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From Marvin Humphrey <>
Subject Re: [lucy-dev] Optimization Bug On Mac OS X
Date Wed, 21 Mar 2012 23:15:34 GMT
On Mon, Mar 19, 2012 at 10:43 PM, Logan Bell <> wrote:
> To summarize, I was getting the following unit test failure when after
> compiling Lucy with Perl 5.14.2 (perl brew install):

The fact that this occurred only under perlbrew is notable because while the
system Perl on Lion appears to have been compiled with GCC, the default
compiler "cc" has been switched to Clang and thus perlbrew Perls are compiled
with Clang.  We appear to have encountered an optimization bug in Clang.

> not ok 2 - catch overflow in token position calculation
> #   Failed test 'catch overflow in token position calculation'
> #   at t/152-inversion.t line 70.
> #                   ''
> #     doesn't match '(?^:position)'

The test is designed to cover this section of code from

    // Assign token positions.
    for (; tokens < limit; tokens++) {
        Token *const cur_token = *tokens;
        cur_token->pos = token_pos;
        token_pos += cur_token->pos_inc;
        if (token_pos < cur_token->pos) {
            THROW(ERR, "Token positions out of order: %i32 %i32",
                  cur_token->pos, token_pos);

It is trying to trigger the exception, but failing on this particular Perl.

> After dropping in various debug statements the unit test would magically
> begin to pass.

If we insert the following debugging WARN statement immediately *above* the
"if" clause, things start to work as intended.

    WARN("token_pos: %i32 cur_token->pos: %i32", token_pos, cur_token->pos);

If we insert the WARN statement directly *below* the "if" test, the problem
continues to manifest, but the WARN statement reveals values for the
variables which clearly should have triggered the exception.

> At this point I turned off optimization and the test would
> always pass. Based on this evidence it would be safe to surmise that the
> optimizer is making a mistake somewhere. After further discussions on IRC
> with Marvin, we speculated that 32 bit integers that are being accumulated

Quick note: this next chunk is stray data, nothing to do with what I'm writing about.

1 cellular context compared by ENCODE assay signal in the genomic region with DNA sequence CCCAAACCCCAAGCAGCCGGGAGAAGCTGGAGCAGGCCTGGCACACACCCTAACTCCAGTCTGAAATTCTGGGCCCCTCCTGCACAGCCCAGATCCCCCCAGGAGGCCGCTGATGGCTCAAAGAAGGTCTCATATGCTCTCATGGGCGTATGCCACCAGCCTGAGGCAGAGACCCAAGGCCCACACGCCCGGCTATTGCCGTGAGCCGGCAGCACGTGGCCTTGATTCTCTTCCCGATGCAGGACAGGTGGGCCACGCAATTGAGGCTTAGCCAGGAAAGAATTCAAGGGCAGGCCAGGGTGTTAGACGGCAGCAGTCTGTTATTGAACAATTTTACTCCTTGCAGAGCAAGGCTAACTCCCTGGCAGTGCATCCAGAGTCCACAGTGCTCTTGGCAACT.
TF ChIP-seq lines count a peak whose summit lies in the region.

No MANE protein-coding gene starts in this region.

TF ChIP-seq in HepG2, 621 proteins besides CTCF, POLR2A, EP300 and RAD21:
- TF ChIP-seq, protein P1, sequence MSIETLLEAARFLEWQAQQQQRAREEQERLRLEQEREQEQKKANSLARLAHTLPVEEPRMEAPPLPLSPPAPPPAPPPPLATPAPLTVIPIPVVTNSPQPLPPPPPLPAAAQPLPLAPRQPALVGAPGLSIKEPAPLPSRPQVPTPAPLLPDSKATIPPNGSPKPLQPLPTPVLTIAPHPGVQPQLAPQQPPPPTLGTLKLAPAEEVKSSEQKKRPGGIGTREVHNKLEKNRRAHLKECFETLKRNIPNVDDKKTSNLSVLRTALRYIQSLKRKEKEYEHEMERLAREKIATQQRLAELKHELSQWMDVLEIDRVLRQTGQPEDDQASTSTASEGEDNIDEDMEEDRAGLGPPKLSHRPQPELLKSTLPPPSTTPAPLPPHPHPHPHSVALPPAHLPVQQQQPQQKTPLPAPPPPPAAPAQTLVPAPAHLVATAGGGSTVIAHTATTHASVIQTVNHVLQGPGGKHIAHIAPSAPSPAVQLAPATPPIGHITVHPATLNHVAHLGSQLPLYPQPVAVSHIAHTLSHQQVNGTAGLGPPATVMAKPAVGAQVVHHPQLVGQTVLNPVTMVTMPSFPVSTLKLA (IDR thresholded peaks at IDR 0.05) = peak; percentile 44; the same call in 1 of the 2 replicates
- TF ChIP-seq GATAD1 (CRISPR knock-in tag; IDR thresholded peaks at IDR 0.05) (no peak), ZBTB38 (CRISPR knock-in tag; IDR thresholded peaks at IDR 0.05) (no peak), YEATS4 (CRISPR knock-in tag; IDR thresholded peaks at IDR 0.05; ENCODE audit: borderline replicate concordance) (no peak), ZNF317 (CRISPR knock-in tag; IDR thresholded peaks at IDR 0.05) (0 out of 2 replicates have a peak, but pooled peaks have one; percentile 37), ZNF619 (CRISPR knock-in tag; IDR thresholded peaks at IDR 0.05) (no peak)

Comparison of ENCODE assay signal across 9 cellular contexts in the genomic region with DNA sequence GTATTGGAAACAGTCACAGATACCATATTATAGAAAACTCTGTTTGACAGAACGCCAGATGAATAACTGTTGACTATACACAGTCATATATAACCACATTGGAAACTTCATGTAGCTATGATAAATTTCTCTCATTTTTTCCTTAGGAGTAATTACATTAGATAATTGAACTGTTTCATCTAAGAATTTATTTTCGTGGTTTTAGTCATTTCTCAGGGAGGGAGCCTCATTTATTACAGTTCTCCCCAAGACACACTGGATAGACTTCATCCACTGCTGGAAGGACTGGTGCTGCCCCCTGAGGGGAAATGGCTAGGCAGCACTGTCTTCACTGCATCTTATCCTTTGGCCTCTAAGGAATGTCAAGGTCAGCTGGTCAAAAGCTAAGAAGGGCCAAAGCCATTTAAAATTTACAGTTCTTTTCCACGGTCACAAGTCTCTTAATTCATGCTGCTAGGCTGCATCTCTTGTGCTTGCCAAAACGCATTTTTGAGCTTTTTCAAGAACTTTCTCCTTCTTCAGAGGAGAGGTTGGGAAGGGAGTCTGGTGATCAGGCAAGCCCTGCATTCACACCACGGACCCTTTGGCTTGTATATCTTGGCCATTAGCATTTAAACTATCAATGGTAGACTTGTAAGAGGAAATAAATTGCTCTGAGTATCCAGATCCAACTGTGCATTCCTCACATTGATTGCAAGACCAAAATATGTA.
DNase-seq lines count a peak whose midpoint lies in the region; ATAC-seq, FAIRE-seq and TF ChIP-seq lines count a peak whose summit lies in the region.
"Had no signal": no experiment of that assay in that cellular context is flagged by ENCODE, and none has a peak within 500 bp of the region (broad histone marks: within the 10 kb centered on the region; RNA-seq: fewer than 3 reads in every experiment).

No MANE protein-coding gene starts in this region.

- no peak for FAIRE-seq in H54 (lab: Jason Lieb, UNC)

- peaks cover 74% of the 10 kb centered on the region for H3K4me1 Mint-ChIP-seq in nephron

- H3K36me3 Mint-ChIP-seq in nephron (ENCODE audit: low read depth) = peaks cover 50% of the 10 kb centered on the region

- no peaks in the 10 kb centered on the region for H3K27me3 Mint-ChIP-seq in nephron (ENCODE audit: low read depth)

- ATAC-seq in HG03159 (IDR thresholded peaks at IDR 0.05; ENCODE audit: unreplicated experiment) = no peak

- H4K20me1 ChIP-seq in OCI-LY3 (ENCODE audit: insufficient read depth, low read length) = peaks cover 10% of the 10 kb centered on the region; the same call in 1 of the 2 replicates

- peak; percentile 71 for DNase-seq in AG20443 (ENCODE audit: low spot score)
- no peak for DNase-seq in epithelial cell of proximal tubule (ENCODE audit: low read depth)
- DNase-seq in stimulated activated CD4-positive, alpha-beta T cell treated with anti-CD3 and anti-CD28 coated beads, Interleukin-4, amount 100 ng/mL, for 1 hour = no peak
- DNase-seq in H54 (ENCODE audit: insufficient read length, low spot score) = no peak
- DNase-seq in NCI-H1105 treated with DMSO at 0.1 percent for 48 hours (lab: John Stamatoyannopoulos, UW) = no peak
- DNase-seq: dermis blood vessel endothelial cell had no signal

> into 64 bit registers are *not* being truncated back to 32 bit prior to a
> comparison operation.

It is the behavior when the WARN statement is inserted which spurs this

Without the WARN statement, the last thing which happens before the comparison
operation is the addition to token_pos.  The compiler can leave that value in
a register and then compare against it.

When the WARN statement is inserted, the register where token_pos had been
accumulated will be needed for other things, so the value of token_pos must be
moved out of the register to temporary storage, then restored so that the
comparison can take place.

The hypothesis is:

  * The sum is being accumulated into a register that is larger than 32 bits.
  * An extra op is necessary to determine that 32-bit overflow has occurred.
  * This op has been inappriately optimized away by the compiler.

Moving the value out of the register and then restoring it has the side
effect of truncating it.  For what it's worth, we worked around an "excess
floating point precision" problem using a similar brute force truncation in

                    if (*(int32_t*)&score == *(int32_t*)&self->bubble_score) {

> One idea that was floated on IRC was to convert the associated integers in
> question to int64_t, since support for 64 bit integers is required anyways
> for Lucy.

If we go 64-bit, we still need to guard against overflow.  The only advantage
is that it might work around this apparent optimizer bug without us needing to
do stupid stuff like probe for the bug and #ifdef the problematic section.

Marvin Humphrey

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